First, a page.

Blocking USB ports on corporate computers certainly is an inconvenience. But it’s something many companies do in the name of security. The question is, is USB blocking misguided security? Does it solve a problem, or just create others?
There are serious security concerns with USB devices, besides the danger of people copying huge troves of corporate data onto a USB stick and taking that information with them. That’s why many companies, and the government, limit what you can use USB for, or sometimes block it completely.
Blocking USB to protect corporate data
My current employer prevents USB thumb drives from working in its computers. This keeps us from copying data onto them and keeping it if we ever leave the company. A previous employer allowed USB drives, but put software in place to limit what you were copying onto it. The problem was, it’s not exactly difficult to get around that software. The CISO handed us two files, told us to steal them, then tell him how we did it, and he’d pay us. It took me about 35 minutes to steal the files. I found that if I embedded the files two levels deep in other filetypes, the DLP software didn’t dig deeply enough to find them. All the DLP software saw was a grocery list. It paid no mind to those two 1×1-pixel PNG files in the corner of the document that were acting as a wrapper for the files he told me to steal.
It’s not something an average user would have the patience to do. But given the difficulty of keeping a power user from driving truckloads of data through the hole I found, the expense of DLP, and the difficulty of keeping DLP working right, I don’t blame companies for just blocking USB storage entirely. It’s far more effective and economical.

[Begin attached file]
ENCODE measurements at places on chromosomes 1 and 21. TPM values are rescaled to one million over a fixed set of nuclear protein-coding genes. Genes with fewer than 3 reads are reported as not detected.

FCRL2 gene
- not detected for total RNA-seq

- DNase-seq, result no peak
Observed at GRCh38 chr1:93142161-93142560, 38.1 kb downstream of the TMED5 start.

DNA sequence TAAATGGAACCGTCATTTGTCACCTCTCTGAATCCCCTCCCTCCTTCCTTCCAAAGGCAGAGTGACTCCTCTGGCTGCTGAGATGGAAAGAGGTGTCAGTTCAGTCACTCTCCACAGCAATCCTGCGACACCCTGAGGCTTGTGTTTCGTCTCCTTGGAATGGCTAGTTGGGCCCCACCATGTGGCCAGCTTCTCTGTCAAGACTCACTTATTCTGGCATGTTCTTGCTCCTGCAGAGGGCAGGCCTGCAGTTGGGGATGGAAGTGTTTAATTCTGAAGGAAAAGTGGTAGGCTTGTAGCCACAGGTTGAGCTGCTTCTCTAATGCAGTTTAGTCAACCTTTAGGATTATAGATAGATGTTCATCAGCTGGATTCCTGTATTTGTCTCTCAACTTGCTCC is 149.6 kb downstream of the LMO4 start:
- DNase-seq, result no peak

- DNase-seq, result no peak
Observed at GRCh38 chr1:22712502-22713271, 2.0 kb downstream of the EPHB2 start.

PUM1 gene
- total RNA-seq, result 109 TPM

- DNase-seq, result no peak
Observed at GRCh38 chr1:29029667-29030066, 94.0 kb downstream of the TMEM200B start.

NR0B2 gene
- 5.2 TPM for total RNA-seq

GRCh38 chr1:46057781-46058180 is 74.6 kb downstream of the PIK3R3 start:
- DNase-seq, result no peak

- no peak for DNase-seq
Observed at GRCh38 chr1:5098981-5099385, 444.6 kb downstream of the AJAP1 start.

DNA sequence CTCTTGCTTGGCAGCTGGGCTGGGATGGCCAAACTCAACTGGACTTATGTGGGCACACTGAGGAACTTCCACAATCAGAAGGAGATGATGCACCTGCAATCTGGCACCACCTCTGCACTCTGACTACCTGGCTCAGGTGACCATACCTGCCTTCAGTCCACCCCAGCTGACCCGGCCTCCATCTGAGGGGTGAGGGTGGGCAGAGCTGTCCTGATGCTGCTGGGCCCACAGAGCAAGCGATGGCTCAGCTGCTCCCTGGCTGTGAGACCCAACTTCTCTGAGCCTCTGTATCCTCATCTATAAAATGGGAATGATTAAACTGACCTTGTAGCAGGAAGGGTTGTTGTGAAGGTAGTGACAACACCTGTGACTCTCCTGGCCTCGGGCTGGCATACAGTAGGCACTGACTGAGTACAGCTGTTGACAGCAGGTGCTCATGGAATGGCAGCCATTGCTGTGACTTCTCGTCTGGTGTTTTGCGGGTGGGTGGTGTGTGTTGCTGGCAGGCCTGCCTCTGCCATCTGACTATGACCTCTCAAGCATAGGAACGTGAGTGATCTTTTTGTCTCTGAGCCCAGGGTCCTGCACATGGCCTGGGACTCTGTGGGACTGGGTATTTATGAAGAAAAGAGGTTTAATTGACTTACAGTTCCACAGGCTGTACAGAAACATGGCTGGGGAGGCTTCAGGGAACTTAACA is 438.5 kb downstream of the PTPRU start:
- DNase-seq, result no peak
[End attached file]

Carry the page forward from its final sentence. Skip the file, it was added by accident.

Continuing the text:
But what about backup copies, Mr. Security? That’s what network drives are for.
Other dangers of USB
There are no fewer than 29 different ways to embed malware on a USB device to infect a computer when you plug it in. Most of them operate at a level too low for antivirus to catch. There have been too many stories of people leaving malicious USB drives in parking lots and curious people picking them up and plugging them in, then infecting their computers.
For this reason, on highly sensitive computers, some organizations will fill USB ports with epoxy to completely disable them. If the system doesn’t have PS/2 ports, they’ll leave two USB ports open to plug in a keyboard and a mouse.
Actively blocking USB ports to one degree or another may not be a mainstream practice yet. But it’s a practice I see growing. I wouldn’t be surprised if it’s a common practice in another couple of years. But is USB blocking misguided security? No.